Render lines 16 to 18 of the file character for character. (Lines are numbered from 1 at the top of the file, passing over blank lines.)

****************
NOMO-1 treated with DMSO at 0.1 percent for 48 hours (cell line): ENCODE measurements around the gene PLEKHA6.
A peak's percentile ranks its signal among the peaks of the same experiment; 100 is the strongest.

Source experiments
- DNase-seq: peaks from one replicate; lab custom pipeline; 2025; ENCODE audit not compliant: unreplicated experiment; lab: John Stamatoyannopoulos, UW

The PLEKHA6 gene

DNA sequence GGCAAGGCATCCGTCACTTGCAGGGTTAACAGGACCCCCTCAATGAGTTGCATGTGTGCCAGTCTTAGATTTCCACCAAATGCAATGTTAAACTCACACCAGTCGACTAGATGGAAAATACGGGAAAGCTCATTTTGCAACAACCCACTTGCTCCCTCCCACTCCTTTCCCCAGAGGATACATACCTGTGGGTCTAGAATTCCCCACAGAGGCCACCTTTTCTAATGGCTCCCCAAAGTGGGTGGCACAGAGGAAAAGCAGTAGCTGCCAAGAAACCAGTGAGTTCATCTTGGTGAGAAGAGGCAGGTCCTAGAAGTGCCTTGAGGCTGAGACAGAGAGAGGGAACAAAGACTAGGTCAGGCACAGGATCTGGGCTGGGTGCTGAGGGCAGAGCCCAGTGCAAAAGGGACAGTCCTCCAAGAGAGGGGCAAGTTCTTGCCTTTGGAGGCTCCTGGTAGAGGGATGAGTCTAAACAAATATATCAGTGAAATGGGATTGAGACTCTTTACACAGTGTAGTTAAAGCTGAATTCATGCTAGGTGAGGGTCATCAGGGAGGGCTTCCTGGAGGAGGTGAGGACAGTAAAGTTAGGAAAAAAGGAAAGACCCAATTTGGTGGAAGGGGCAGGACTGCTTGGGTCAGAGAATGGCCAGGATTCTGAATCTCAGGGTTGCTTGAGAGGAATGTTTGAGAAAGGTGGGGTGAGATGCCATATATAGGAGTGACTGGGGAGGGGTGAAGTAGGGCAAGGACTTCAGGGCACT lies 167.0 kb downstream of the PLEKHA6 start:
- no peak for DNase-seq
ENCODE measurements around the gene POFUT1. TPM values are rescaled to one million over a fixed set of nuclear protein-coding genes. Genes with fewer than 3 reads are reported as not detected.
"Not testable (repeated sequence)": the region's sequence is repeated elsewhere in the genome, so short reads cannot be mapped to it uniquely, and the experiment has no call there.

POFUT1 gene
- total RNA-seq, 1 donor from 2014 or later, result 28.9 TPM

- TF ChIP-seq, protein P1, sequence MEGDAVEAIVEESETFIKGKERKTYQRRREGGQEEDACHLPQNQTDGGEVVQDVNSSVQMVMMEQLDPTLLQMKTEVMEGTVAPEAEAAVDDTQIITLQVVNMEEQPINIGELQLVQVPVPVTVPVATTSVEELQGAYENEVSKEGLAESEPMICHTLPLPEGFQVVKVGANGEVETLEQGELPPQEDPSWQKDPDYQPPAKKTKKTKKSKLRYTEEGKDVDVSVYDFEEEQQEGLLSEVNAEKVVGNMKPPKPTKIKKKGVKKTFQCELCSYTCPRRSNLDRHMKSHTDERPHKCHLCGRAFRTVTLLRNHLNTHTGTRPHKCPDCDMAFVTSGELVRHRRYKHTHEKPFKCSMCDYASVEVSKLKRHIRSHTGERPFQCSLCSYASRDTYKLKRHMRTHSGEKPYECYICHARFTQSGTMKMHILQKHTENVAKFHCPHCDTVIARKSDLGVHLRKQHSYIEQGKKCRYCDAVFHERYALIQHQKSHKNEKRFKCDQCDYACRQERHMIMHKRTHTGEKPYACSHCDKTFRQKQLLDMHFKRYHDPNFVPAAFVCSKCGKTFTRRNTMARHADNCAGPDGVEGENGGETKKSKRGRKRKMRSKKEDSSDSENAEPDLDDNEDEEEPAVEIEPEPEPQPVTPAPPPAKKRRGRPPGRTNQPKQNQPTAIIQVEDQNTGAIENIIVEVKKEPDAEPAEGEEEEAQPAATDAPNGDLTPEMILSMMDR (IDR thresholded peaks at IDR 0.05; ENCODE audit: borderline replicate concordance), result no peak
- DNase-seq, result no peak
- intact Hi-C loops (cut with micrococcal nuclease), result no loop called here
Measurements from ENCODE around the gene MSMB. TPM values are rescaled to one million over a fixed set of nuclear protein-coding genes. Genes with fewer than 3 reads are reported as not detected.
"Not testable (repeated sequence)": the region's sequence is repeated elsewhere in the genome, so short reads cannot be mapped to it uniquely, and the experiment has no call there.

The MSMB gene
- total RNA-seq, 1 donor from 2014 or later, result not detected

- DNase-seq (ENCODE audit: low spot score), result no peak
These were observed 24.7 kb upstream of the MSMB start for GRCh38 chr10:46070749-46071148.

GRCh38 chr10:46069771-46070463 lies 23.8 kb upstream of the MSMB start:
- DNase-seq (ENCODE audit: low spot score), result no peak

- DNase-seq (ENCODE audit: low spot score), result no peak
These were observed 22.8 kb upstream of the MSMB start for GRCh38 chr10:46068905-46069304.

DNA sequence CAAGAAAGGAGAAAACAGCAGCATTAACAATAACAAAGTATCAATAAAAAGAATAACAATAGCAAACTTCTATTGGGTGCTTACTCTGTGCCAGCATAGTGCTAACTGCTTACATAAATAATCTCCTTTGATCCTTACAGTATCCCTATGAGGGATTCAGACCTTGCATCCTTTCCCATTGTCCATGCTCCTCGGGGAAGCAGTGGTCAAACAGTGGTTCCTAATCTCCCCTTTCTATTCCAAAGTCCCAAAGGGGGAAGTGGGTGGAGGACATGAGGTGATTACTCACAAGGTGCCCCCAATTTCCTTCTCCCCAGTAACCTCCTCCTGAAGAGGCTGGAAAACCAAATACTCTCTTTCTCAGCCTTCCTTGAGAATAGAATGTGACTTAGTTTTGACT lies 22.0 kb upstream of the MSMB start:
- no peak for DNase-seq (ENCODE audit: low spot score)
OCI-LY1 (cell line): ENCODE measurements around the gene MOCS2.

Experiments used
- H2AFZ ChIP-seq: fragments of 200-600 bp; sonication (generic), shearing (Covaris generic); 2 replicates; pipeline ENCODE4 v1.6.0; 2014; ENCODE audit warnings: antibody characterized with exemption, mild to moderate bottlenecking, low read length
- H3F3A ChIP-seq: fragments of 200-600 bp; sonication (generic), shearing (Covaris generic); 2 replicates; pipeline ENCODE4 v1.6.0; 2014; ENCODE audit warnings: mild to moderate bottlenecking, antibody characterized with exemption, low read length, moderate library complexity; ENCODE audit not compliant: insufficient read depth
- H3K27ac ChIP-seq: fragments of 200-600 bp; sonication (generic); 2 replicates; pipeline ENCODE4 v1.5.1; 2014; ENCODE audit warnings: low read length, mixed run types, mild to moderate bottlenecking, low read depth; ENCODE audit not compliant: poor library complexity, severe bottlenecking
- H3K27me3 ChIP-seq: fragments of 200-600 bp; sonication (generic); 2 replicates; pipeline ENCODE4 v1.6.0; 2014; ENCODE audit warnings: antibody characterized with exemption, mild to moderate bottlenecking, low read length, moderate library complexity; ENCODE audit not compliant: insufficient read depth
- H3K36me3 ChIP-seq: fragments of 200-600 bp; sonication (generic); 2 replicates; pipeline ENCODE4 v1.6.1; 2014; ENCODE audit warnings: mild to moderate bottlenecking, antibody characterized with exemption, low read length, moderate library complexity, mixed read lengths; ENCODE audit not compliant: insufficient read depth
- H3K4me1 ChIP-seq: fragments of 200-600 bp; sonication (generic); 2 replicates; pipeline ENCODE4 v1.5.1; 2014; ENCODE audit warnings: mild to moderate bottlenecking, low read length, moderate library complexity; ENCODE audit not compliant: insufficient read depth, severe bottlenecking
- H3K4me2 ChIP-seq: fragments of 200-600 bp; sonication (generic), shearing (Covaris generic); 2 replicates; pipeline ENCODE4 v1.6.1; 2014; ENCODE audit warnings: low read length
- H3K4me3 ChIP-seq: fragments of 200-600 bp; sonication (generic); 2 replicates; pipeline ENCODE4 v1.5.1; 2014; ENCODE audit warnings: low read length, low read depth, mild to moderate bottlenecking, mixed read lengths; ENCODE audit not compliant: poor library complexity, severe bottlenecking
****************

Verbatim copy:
"Not testable (repeated sequence)": the region's sequence is repeated elsewhere in the genome, so short reads cannot be mapped to it uniquely, and the experiment has no call there.

The MSMB gene
- total RNA-seq, 1 donor from 2014 or later, result not detected